Countries in Oceania


Oceania is the smallest continent in the world. Located in the southern hemisphere, it consists of Australia and the Pacific Islands (Polynesia, Melanesia and Micronesia). In operational terms, we seek to divide the planet into continental clusters and, therefore, all islands are associated with the continent of Australia or Australasia. Oceania is the largest island cluster on the planet, with over 10,000 islands and 14 countries.

List of All Countries in Oceania by Population

As mentioned above, there are 14 independent countries in Oceania. Among them, the most populous country is Australia and the least is Nauru. The full list of countries in Oceania is shown in the table below, with latest total population.

All the islands of Oceania have a population of indigenous people. However, European whites in Australia and New Zealand constitute to the majority of the inhabitants, especially of British origin. With a population of about 32 million, Oceania is a predominantly urban region. While 75% of the population lives in cities, 25% of oceanic people live in the countryside. For Australia and New Zealand, 85% of the population lives in urban areas, while on the islands most people live in rural areas.

Rank Independent Country Current Population Subregion
1 Australia 25,399,311 Australasia
2 Papua New Guinea 8,558,811 Melanesia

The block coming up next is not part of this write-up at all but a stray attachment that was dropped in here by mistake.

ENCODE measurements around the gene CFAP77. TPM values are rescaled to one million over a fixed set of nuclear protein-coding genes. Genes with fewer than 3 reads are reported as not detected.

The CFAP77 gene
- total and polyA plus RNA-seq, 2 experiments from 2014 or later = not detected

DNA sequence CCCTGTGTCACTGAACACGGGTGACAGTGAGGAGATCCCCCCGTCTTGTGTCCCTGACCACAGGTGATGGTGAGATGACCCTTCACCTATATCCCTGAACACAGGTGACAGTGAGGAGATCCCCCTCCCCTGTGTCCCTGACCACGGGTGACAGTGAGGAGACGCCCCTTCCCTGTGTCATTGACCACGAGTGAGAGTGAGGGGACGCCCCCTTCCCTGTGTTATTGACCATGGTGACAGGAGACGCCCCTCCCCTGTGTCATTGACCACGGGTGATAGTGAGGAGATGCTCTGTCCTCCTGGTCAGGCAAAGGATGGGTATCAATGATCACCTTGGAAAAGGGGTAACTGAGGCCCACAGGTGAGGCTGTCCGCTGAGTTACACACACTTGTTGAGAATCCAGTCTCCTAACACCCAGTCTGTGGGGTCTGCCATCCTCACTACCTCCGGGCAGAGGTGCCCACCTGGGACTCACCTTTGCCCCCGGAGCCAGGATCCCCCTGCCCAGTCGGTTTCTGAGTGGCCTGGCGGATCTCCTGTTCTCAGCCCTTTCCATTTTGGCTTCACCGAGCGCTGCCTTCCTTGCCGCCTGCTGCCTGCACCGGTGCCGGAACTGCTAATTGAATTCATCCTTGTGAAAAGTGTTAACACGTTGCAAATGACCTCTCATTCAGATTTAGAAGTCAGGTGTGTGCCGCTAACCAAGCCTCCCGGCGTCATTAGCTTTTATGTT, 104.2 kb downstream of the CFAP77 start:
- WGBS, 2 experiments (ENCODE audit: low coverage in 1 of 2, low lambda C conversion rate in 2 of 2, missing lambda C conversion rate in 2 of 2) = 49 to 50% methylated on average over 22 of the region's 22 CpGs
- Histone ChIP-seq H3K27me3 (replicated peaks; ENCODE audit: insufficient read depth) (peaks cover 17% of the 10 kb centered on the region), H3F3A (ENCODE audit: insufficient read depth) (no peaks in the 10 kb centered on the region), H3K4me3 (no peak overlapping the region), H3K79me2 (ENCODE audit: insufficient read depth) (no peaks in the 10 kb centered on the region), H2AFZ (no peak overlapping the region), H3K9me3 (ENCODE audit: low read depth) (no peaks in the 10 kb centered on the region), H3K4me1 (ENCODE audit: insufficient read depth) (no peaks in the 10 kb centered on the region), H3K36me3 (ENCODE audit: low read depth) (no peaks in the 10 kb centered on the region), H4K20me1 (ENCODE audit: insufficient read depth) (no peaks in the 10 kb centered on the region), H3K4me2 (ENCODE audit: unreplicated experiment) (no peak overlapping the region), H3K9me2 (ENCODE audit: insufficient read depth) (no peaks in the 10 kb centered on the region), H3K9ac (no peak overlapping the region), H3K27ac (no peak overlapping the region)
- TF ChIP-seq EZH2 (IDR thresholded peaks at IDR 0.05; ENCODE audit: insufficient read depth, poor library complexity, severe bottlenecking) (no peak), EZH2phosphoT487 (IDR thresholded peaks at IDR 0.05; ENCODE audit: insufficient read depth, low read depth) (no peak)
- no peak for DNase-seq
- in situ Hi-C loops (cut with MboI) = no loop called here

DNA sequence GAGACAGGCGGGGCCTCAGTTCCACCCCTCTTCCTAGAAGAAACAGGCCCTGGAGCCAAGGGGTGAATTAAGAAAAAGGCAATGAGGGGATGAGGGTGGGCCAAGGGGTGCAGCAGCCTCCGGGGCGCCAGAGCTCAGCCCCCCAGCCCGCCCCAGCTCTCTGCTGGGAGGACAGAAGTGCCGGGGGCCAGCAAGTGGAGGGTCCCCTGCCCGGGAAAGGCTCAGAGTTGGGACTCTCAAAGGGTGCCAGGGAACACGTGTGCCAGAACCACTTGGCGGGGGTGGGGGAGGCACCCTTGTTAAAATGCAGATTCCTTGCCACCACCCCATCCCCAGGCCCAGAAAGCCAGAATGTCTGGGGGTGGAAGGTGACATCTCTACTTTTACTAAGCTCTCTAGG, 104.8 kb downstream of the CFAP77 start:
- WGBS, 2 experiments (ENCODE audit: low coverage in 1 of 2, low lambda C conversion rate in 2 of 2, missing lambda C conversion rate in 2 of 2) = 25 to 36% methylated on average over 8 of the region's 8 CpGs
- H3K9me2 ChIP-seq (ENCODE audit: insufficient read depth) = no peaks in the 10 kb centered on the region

3 New Zealand 4,968,541 Polynesia
4 Fiji 884,898 Melanesia
5 Solomon Islands 680,817 Melanesia
6 Vanuatu 304,511 Melanesia
7 Samoa 200,885 Polynesia
8 Kiribati 120,111 Micronesia
9 Federated States of Micronesia 105,311 Micronesia
10 Tonga 100,311 Polynesia
11 Marshall Islands 55,511 Micronesia
12 Palau 17,911 Micronesia
13 Nauru 11,011 Micronesia
14 Tuvalu 10,211 Polynesia

Territories in Oceania by Population

The list of all 11 territories is shown in the table below, with latest total population and dependencies.

Rank Dependent Territory Current Population Territory of
1 New Caledonia 282,211 France
2 French Polynesia 275,929 France
3 Guam 172,411 United States
4 American Samoa 56,711 United States
5 Northern Mariana Islands 56,211 United States
6 Cook Islands 15,211 New Zealand
7 Wallis and Futuna 11,711 France
8 Norfolk Island 1,767 Australia
9 Niue 1,531 New Zealand
10 Tokelau 1,411 New Zealand
11 Pitcairn Islands 51 United Kingdom

Map of Regions and Countries in Oceania